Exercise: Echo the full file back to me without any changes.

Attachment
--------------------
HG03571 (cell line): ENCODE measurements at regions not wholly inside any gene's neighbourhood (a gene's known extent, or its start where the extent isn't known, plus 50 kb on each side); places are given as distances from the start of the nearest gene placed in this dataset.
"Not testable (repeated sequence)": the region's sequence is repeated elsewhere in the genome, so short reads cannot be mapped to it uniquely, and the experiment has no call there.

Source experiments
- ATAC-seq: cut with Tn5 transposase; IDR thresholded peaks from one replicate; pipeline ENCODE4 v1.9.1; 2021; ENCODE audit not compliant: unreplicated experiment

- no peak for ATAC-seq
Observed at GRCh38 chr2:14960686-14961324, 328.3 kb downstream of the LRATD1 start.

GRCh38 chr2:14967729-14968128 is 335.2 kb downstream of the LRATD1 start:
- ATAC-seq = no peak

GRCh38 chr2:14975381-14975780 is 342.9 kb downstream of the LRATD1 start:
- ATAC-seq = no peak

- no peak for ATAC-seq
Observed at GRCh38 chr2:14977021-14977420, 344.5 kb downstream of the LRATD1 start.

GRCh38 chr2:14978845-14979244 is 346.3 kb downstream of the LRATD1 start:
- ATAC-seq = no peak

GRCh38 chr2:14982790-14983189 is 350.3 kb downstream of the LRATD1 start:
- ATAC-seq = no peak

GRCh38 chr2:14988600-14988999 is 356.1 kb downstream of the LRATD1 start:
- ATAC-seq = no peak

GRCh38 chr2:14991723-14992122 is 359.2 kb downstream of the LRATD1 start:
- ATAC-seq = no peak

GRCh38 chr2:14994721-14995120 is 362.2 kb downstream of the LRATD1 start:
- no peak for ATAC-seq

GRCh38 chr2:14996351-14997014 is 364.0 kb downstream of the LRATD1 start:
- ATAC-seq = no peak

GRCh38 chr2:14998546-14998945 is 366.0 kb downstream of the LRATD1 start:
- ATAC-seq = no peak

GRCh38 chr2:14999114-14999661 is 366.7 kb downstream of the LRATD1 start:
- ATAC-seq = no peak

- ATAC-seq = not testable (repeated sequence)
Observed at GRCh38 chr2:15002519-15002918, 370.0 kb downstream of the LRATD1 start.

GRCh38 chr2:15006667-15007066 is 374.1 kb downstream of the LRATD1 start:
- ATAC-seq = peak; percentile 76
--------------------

HG03571 (cell line): ENCODE measurements at regions not wholly inside any gene's neighbourhood (a gene's known extent, or its start where the extent isn't known, plus 50 kb on each side); places are given as distances from the start of the nearest gene placed in this dataset.
"Not testable (repeated sequence)": the region's sequence is repeated elsewhere in the genome, so short reads cannot be mapped to it uniquely, and the experiment has no call there.

Source experiments
- ATAC-seq: cut with Tn5 transposase; IDR thresholded peaks from one replicate; pipeline ENCODE4 v1.9.1; 2021; ENCODE audit not compliant: unreplicated experiment

- no peak for ATAC-seq
Observed at GRCh38 chr2:14960686-14961324, 328.3 kb downstream of the LRATD1 start.

GRCh38 chr2:14967729-14968128 is 335.2 kb downstream of the LRATD1 start:
- ATAC-seq = no peak

GRCh38 chr2:14975381-14975780 is 342.9 kb downstream of the LRATD1 start:
- ATAC-seq = no peak

- no peak for ATAC-seq
Observed at GRCh38 chr2:14977021-14977420, 344.5 kb downstream of the LRATD1 start.

GRCh38 chr2:14978845-14979244 is 346.3 kb downstream of the LRATD1 start:
- ATAC-seq = no peak

GRCh38 chr2:14982790-14983189 is 350.3 kb downstream of the LRATD1 start:
- ATAC-seq = no peak

GRCh38 chr2:14988600-14988999 is 356.1 kb downstream of the LRATD1 start:
- ATAC-seq = no peak

GRCh38 chr2:14991723-14992122 is 359.2 kb downstream of the LRATD1 start:
- ATAC-seq = no peak

GRCh38 chr2:14994721-14995120 is 362.2 kb downstream of the LRATD1 start:
- no peak for ATAC-seq

GRCh38 chr2:14996351-14997014 is 364.0 kb downstream of the LRATD1 start:
- ATAC-seq = no peak

GRCh38 chr2:14998546-14998945 is 366.0 kb downstream of the LRATD1 start:
- ATAC-seq = no peak

GRCh38 chr2:14999114-14999661 is 366.7 kb downstream of the LRATD1 start:
- ATAC-seq = no peak

- ATAC-seq = not testable (repeated sequence)
Observed at GRCh38 chr2:15002519-15002918, 370.0 kb downstream of the LRATD1 start.

GRCh38 chr2:15006667-15007066 is 374.1 kb downstream of the LRATD1 start:
- ATAC-seq = peak; percentile 76